sales enablement is about aligning in the trenches

  1. Content.   They must have the right information required so they can provide it to all of the people involved in the decision.   A less complex value exchange will involve fewer people and require less information.   A more complex value change requires more information.   The more this information is:  timely to the stage of evaluation the customer is in, relevant to the overall goals of the customer and what they are trying to achieve and in context to the roles of all if the relevant impacted stakeholder involved in the decision – the easier it will be to facilitate that value exchange.
  2. Skills.   The sellers must have the right skills to identify the information a customer requires to meet their objective (its often the case that customers don’t know exactly what they need to solve a given problem) and then also help that customer envision how your company will help them reach the objective.   The profile of skill required to effectively connect that content with the customer to help them complete a value exchange will be based on:  how complex the problem is, the altitude level of the wallet owner, the amount of buy-in required from other internal stakeholders, the funding model, and anticipated value realization of the client.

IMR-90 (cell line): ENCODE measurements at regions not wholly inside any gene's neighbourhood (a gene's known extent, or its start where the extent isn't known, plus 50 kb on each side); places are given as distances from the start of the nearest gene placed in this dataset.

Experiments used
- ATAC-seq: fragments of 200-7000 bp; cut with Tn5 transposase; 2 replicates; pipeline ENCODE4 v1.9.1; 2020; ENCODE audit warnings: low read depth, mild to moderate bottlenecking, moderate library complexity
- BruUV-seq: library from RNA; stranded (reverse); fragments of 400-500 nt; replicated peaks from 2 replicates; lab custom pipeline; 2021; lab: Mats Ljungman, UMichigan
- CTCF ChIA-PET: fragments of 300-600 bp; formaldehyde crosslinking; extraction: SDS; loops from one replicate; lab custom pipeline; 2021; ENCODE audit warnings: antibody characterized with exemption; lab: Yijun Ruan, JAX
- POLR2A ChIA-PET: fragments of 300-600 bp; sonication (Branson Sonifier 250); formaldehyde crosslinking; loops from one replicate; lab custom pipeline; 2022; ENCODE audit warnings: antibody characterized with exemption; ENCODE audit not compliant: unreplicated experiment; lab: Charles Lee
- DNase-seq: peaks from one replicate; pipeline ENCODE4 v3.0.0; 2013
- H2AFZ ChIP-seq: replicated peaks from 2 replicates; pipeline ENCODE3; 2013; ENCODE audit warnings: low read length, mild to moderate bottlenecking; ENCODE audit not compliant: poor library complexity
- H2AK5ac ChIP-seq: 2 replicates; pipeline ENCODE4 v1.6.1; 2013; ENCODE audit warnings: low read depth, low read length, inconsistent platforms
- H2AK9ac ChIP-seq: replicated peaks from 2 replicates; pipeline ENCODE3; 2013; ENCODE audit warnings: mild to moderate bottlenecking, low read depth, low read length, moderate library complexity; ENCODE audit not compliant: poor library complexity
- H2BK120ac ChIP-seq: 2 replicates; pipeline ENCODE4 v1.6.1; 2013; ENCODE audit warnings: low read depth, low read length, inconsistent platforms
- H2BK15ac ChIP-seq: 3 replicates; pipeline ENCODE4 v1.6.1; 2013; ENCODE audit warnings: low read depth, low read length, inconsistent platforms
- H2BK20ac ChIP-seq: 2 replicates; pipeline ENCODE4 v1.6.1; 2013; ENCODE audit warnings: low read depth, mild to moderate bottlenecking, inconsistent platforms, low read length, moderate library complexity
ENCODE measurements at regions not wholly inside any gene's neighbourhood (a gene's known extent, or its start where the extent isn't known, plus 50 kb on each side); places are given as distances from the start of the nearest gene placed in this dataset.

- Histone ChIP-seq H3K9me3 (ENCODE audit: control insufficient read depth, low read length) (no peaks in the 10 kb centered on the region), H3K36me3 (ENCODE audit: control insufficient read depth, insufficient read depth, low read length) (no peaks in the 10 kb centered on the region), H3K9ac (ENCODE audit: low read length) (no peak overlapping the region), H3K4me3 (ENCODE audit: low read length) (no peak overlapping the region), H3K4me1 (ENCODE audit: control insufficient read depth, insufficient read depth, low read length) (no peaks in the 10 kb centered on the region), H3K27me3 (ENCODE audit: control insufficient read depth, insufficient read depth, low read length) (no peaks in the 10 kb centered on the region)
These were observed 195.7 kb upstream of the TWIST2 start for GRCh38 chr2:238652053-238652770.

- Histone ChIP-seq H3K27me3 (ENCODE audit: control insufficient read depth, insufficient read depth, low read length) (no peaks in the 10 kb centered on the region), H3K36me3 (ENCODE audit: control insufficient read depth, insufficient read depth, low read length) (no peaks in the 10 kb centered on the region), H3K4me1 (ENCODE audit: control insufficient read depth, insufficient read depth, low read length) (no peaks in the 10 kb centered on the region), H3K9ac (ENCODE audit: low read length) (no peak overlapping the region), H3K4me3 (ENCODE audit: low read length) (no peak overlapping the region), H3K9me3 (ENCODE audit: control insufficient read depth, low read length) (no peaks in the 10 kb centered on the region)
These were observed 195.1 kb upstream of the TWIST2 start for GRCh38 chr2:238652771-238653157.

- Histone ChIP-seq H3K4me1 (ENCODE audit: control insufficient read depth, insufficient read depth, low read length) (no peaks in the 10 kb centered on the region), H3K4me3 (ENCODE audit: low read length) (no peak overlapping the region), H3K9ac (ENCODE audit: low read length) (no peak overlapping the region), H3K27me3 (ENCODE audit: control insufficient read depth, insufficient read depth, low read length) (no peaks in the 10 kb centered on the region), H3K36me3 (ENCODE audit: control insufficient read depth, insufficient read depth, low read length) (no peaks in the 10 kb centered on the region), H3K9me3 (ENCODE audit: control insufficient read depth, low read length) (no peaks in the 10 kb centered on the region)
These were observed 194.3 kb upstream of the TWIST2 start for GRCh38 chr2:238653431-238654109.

3. Tools.   Tools are really communication aides to help skillful sellers more easily frame content for customers and covert general information into something specific to the customer, digestible based on their needs, and codified so the customer can more easily share the information internally.   Tools help decode the information you’ve provided into more useful and situationally specific formats that make the internal buying process a lot more effective.

The Problem:  The information flow the fuels the value exchange is bottle-necked